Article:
Compare and contrast these two opening lines:

“Would someone give me a gun? Oh, well it’s for my brother…”

“I took a showgirl for my bride – thought my life would be right…”

For a band who reveled in low-rent glamour, the lyrics to Suede’s debut single seemed to be something of a cop-out; it had a killer tune, sure, but also boasted the kind of meaningless posturing and vague shock value/homoerotic subtext (“We kissed in his room to a popular tune”) that smacked of a band searching for controversy.

Luke Haines, on the other hand, never faked it like that. In the early nineties, he was nothing if not an aspirational songwriter – hell, there are enough references to “stars” across the first Auteurs album to make up a small galaxy – but he always had an eye on the mundane, so his lyrics (even the ones about petty burglary and disgruntled valets) always rang true. And when they didn’t, you barely noticed for the witty turns of phrase or sugar-coated melodies.

The Auteurs’ debut, 1992’s New Wave, unveiled Haines as a fully-formed songwriter, aesthetic and personality completely in tact. Although its cello-laden chamber-pop leanings don’t quite match the bite of its lyrics, it posits itself as a how-to guide for success which, for a man whose career had only just begun in earnest, demonstrates just how ballsy Haines could be. Quite literally preoccupied with a sense of entitlement, it judders between sage advice for up-and-comers (“Lenny Bruce never walked in a dead man’s shoes”) and derisive been-there-done-that sneers that take cynical observations to hyper-exaggerated conclusions: “This party,” Haines warns on “Bailed Out”, “will start to drag you down, slap your face and pull your hair.”

There’s some understated swagger to tracks like “How Can I Be Wrong” and “Don’t Trust the Stars”, while the glockenspiel-sprinkled charm of “Starstruck” remains one of his most uncharacteristically pretty moments. And when the relentless distortion “American Guitars” judders to its pathos-and-feedback-laden second verse – “I gave up drugging when you spiked my gin, I stopped freeloading when I could not get in” – Haines turns Nostradamus, practically predicting the post-Be Here Now comedown for a generation of chancers. New Wave is everything the nineties UK indie scene could have been, if only it wasn’t afraid of intelligence and failure.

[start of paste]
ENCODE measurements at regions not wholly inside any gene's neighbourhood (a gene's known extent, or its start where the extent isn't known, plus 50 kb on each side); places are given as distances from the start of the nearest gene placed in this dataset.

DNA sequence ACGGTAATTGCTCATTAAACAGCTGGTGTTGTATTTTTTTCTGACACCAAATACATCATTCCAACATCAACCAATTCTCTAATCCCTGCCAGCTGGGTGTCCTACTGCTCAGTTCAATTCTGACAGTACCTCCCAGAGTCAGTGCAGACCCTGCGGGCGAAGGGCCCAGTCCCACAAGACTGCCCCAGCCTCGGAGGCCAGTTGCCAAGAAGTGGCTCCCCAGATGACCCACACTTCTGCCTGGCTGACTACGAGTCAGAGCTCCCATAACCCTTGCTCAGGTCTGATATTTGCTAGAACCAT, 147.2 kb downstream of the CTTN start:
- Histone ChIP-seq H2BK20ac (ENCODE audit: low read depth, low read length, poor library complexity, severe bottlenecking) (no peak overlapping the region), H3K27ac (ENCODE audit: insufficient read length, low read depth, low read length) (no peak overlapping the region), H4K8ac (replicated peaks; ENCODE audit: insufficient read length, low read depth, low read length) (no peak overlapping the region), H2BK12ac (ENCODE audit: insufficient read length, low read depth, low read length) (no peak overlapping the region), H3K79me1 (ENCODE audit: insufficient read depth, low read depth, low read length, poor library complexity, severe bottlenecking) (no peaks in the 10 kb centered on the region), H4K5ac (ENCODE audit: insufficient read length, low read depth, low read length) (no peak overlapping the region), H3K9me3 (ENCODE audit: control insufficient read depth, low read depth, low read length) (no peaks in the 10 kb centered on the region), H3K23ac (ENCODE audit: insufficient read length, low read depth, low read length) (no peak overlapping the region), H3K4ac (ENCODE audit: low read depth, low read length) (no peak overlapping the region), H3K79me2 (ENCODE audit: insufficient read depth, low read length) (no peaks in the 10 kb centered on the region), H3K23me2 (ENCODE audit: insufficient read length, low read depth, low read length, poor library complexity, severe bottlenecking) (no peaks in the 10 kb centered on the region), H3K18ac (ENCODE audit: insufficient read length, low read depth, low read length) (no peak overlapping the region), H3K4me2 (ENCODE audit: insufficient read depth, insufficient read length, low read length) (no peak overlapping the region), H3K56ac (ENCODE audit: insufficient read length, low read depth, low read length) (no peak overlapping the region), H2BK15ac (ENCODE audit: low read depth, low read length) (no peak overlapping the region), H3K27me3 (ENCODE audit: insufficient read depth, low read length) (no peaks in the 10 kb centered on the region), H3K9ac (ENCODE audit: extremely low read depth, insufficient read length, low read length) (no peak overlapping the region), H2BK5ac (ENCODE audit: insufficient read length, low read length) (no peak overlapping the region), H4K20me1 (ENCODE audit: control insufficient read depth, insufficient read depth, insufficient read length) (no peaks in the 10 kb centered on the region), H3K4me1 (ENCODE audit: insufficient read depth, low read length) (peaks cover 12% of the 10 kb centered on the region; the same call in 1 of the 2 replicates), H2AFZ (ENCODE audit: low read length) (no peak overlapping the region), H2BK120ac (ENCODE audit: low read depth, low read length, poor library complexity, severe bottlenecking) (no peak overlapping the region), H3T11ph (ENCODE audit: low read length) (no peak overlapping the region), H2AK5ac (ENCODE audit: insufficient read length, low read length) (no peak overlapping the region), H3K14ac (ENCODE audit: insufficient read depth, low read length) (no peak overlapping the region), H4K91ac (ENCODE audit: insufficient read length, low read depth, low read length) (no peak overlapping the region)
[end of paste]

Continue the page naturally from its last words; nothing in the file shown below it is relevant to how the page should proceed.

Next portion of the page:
The bonus cuts here are, while not essential, pretty enlightening for any fan; the scrappy BBC session version of an embryonic “New French Girlfriend’”(found on 1994’s Now I’m a Cowboy) is as charming as the finished album version is darkly sardonic. A live acoustic version of “Home Again” out-sinisters the album version tenfold, as Haines huffs and puffs his way through his victim’s house, practically screaming that the experience is “better than drugs.” Rounding out the set are the previously-unreleased 4-track home recordings which got Haines signed to Hut; the biggest surprise is just how much these six songs make good on Haines’s claim in his memoirs that the sessions for New Wave simply involved recreating the demos in a real studio with a real budget.

Baader Meinhof - Baader Meinhof

Fast forward four years, and Luke Haines’s mind was no longer on the stars. He’d been chewed up and spat out by what became Br*tpop, lost out on the Mercury Music Prize by one vote to (who else?) Suede, and purposefully broke his legs in order to get out of a tour. No happy bunny, he did what any self-respecting conceptually-minded artist would do in such a situation – record an entire album about a group of German terrorists.

No record released at the end of the twentieth century quite sounds like Baader Meinhof. If Stereolab took a cut-and-paste approach to genre, Haines as Baader Meinhof simply runs down a supermarket aisle with both arms outstretched knocking anything he sees off the shelves and into his trolley. Starkly funky clavichord riffs mix with stomping seventies bovver-boy percussion and middle Eastern strings – and that’s just track one. Once again running with a theme years before it becomes zeitgeist, the jumping-off point of the Red Army Faction spins out from specific references (“Rudi says we’ve got to get wise, and we’ve got to get armed”) to insights into the minds of the perpetrators themselves. “I was lying in the back seat of the car, thinking this time we’ve gone too far,” he rasps on the album’s best song “There’s Gonna Be an Accident”, a rare moment of economy which manages to cram a lifetime’s regret into two simple lines.

No matter how catchy the music, an album like this was always going to be a hard sell and, given that it came out the same year as his other masterpiece After Murder Park, Baader Meinhof fell by the wayside. Hopefully, these two reissues will make a start on redressing the balance, and do what they can to secure Luke Haines’s place as one of Britain’s greatest songwriters, and The Auteurs as one of the nineties’ best bands.